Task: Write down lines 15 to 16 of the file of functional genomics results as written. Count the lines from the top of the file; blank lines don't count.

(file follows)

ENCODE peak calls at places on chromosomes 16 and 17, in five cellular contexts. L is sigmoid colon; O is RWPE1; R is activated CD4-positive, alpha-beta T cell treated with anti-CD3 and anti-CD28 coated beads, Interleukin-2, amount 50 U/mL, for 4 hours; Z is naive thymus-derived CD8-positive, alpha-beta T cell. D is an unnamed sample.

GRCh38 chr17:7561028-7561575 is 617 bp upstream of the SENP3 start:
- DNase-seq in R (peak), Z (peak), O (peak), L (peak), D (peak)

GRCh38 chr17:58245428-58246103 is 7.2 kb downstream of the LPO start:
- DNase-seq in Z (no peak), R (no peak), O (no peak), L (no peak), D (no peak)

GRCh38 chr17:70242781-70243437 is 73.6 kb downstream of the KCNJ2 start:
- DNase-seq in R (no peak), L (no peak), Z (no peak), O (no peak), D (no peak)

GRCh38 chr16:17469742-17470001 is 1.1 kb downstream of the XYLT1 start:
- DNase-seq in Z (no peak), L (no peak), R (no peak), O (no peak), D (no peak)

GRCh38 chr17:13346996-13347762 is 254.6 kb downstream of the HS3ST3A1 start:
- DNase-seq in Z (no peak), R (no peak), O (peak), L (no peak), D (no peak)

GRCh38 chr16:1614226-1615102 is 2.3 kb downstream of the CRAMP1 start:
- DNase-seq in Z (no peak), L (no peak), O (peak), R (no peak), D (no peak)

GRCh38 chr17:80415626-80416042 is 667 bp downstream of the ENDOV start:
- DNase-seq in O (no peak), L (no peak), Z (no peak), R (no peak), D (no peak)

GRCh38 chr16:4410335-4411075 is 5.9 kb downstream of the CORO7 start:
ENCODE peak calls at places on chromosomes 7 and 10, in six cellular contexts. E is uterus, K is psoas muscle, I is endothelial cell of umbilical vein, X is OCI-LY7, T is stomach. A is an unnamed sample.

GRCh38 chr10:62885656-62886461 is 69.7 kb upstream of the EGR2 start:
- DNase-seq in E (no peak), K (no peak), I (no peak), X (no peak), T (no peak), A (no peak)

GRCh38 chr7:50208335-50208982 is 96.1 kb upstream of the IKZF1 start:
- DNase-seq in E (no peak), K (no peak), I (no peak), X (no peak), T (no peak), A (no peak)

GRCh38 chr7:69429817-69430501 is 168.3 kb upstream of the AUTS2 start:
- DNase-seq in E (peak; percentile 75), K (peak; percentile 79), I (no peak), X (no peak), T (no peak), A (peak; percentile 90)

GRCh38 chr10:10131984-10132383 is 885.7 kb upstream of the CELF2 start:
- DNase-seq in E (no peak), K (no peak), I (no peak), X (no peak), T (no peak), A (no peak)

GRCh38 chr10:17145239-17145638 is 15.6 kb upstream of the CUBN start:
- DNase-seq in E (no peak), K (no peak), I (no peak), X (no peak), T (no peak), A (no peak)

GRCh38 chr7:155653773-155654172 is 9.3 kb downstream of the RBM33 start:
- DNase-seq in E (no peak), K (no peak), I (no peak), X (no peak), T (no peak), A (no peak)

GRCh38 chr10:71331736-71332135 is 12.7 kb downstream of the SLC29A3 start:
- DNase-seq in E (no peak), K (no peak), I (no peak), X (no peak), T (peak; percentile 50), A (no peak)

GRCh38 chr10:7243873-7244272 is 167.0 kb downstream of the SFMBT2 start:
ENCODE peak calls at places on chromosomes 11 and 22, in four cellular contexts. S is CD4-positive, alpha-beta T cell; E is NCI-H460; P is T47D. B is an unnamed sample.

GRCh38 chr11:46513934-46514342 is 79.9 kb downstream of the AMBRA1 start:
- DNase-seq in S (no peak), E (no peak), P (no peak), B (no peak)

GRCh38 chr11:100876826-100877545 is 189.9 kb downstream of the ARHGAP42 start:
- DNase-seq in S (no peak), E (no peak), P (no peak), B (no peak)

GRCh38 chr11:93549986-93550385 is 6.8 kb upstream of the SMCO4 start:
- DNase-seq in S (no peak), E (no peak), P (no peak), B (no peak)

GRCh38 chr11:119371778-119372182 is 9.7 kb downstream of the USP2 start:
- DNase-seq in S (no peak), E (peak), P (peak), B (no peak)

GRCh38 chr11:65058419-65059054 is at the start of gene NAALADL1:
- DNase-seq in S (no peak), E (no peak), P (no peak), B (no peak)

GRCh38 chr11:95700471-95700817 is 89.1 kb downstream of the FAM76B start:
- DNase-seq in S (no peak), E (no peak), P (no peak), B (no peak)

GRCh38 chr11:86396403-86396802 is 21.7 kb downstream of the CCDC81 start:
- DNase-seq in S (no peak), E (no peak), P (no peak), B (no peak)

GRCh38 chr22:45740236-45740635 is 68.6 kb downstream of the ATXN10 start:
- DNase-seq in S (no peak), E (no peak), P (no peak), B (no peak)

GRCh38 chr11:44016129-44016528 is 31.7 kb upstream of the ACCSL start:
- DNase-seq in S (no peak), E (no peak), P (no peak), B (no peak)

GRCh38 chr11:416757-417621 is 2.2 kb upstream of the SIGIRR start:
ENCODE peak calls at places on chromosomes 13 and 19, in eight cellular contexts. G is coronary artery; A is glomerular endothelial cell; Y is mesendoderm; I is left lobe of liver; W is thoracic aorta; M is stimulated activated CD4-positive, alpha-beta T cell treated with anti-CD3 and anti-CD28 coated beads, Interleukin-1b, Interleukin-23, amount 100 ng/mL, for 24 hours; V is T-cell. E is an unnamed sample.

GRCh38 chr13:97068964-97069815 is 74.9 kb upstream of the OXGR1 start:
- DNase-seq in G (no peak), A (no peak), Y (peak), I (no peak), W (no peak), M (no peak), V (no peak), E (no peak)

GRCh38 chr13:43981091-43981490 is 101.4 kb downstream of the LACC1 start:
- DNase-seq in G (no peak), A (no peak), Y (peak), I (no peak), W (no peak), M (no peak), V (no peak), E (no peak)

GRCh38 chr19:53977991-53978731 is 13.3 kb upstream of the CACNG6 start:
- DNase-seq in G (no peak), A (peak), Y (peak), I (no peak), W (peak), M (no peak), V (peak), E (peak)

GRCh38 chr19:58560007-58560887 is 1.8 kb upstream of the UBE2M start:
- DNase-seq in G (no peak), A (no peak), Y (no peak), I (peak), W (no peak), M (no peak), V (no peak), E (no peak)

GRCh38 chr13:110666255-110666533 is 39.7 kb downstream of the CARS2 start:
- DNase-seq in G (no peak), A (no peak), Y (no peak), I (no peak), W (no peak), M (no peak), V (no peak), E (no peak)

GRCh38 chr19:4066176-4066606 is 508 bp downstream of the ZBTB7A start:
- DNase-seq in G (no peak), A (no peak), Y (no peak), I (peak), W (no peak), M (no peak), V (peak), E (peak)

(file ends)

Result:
- DNase-seq in O (no peak), L (no peak), Z (no peak), R (no peak), D (no peak)

GRCh38 chr16:4410335-4411075 is 5.9 kb downstream of the CORO7 start: